However, the client-side application does not communicate to the server that a logout action has been performed. The user’s session on the server will remain active, and the token previously issued will continue to be accepted if issued to the server. This will remain the case indefinitely until the session is timed out or otherwise cleaned up. During that interval, an attacker who has captured or guessed the token’s value through some means can continue to use it to hijack the user’s session.
You should attempt the following tests, in order of effectiveness:
(a) Modify the uid value to a different value with the same syntactic form. If your own account details are still returned, then the application is probably not vulnerable.
(b) If you are able to register or otherwise access a different user account, log in using that account to obtain the other user’s uid value. Using your original user context, substitute this new uid in place of your own. If sensitive data about the other user is displayed, then the application is vulnerable.
(c) Use a script to iterate up and down for a few thousand values from your uid, and determine whether any other users’ details are returned.
(d) Use a script to request random uid values between 0 and 9999999999 (in the present example) and determine whether any other users’ details are returned.
It is possible to spoof another user’s IP address, although in practice this may be extremely difficult. More significantly, different end users on the Internet may share the same IP address if they are behind the same web proxy or NAT-ting firewall.
One way in which IP-based access controls can be effective in this situation is as a defense-in-depth measure to ensure that users attempting to access administrative functions are located on the organization’s internal network. Those functions should also, of course, be protected by robust authentication and session handling mechanisms.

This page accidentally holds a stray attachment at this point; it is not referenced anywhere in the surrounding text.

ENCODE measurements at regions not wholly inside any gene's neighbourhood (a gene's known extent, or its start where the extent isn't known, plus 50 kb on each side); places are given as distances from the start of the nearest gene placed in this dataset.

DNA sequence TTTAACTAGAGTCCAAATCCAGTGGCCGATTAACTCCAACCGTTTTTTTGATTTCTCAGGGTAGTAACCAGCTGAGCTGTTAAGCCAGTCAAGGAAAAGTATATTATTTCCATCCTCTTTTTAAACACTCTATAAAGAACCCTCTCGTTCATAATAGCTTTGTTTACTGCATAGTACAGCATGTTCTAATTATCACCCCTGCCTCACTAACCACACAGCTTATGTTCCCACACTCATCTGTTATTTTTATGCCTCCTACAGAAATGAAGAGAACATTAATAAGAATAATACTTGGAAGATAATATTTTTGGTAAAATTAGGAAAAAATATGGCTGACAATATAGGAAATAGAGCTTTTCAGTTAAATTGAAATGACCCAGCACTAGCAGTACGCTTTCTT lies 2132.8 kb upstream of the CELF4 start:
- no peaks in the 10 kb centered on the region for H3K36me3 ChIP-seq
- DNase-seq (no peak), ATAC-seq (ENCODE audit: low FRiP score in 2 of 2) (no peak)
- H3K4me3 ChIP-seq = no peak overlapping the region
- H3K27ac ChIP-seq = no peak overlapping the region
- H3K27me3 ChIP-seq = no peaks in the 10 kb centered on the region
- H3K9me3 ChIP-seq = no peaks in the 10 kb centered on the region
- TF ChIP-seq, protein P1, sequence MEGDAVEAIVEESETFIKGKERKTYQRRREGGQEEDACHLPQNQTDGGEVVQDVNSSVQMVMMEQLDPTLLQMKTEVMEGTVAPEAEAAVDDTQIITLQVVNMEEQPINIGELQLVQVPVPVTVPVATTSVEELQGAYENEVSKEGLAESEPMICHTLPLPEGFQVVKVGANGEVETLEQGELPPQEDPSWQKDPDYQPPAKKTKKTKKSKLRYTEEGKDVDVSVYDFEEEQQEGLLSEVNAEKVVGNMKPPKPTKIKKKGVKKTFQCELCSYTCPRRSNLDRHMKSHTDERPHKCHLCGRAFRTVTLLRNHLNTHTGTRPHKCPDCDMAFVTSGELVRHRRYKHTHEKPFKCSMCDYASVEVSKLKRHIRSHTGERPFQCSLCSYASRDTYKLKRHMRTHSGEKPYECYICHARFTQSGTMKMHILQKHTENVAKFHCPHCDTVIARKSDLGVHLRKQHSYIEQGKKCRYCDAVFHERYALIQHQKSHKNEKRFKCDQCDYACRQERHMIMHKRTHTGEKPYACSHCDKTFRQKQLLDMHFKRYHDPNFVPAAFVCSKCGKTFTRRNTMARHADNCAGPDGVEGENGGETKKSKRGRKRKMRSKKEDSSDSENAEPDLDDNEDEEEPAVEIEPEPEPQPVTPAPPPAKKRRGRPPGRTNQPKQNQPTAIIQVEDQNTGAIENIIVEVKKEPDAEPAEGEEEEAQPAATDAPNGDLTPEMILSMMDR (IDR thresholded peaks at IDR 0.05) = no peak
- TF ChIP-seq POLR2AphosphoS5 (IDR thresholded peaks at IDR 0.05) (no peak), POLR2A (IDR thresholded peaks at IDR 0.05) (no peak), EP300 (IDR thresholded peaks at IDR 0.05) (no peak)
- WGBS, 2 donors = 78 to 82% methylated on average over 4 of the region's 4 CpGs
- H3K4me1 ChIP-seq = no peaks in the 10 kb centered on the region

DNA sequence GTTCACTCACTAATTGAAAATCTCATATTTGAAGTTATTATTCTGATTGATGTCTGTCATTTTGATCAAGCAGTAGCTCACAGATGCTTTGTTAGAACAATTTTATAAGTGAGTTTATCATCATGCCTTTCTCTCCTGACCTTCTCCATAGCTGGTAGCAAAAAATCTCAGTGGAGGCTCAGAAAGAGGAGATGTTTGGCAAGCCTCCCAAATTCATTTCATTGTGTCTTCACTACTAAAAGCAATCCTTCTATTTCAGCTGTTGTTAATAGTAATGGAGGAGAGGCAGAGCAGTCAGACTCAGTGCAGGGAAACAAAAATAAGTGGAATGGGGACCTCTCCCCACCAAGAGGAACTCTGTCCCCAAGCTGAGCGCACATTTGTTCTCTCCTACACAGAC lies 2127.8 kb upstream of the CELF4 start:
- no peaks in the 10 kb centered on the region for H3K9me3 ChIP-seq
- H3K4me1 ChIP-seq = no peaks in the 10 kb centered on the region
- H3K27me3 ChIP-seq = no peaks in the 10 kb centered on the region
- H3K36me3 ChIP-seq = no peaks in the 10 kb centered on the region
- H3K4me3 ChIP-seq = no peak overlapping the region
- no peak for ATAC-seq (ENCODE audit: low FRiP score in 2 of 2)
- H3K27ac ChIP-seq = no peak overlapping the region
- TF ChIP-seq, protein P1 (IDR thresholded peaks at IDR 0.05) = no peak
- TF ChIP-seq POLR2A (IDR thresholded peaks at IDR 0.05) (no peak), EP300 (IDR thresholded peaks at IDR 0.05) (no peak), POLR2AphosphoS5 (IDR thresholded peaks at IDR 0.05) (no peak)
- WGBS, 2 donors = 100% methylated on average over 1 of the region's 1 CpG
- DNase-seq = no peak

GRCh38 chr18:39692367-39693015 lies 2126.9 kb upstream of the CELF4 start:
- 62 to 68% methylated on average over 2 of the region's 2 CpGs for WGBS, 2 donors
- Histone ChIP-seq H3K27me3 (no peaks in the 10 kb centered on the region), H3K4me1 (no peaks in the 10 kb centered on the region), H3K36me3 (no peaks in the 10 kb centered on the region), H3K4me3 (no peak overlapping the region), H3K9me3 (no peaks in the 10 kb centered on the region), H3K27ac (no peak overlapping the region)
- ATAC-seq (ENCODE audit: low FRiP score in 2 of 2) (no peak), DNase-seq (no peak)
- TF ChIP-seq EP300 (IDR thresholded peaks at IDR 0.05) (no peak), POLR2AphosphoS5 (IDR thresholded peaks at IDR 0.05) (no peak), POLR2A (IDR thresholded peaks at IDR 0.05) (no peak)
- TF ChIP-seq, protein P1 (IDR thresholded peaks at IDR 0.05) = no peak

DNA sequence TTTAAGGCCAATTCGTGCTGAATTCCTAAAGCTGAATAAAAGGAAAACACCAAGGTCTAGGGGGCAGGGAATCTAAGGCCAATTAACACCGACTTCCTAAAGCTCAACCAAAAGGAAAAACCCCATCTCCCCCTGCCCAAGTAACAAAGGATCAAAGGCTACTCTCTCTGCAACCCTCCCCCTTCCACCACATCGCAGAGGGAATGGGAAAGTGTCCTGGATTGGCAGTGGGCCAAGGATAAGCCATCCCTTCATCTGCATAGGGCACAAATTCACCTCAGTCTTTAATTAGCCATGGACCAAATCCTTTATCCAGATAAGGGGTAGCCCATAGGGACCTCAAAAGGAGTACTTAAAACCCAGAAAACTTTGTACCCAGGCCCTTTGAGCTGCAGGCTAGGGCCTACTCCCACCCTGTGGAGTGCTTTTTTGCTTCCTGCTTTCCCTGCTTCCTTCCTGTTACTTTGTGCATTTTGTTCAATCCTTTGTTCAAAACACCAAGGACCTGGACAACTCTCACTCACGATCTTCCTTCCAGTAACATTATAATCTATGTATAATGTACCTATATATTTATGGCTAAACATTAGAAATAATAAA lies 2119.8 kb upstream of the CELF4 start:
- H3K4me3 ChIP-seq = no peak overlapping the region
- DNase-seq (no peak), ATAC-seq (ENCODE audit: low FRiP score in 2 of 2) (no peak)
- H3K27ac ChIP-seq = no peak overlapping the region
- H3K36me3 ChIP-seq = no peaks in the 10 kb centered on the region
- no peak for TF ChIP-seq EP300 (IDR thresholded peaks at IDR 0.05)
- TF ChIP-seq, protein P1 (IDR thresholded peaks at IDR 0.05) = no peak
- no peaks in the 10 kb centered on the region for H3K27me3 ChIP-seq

There is no horizontal or vertical segregation of access within the application, so there is no need for any access controls that discriminate between different individual users.
Even though all users are in the same category, the application still needs to restrict the actions that any user can perform. A robust solution will use the principle of least privilege to ensure that all user roles within the application’s architecture have the minimum permissions necessary for the application to function. For example, because users only need read access to data, the application should access the database using a low privileged account with read-only permissions to only the relevant tables.
You can determine the number of columns in two easy ways. First, you can SELECT the type-neutral value NULL from each column, increasing the number of columns until the application returns data, indicating that the correct number of columns were specified, for example:
' UNION SELECT NULL--
' UNION SELECT NULL, NULL--
' UNION SELECT NULL, NULL, NULL--
Note that on Oracle you will need to add FROM DUAL after the final NULL in each case.
Second, you can inject ORDER BY clauses and increment the specified column until an error occurs, indicating that an invalid column was requested:
' ORDER BY 1--
' ORDER BY 2--
' ORDER BY 3--
An easy way to confirm the database type is to use database-specific string concatenation syntax to construct some benign input within the query you control. For example, if the original value of the parameter is London you can submit the following items in turn:
If the first results in the same behavior as the original, the database is probably Oracle. If the second results in the same behavior, the database is probably MS-SQL.
While it may seem counterintuitive, the user registration function is probably the safest. Registration functions normally use INSERT statements, which are unlikely to affect other records if you modify them. A function to update personal records is probably using conditional UPDATE statements. If you inject a payload like ' or 1=1-- you may cause all records in the table to be modified. Similarly, the function to unsubscribe is probably using conditional DELETE statements, and could impact on other users if you are not careful.
That said, it is impossible to be completely certain in advance which statements are being carried out by any kind of functionality, and you should advise the application owner of the risks before you perform the test.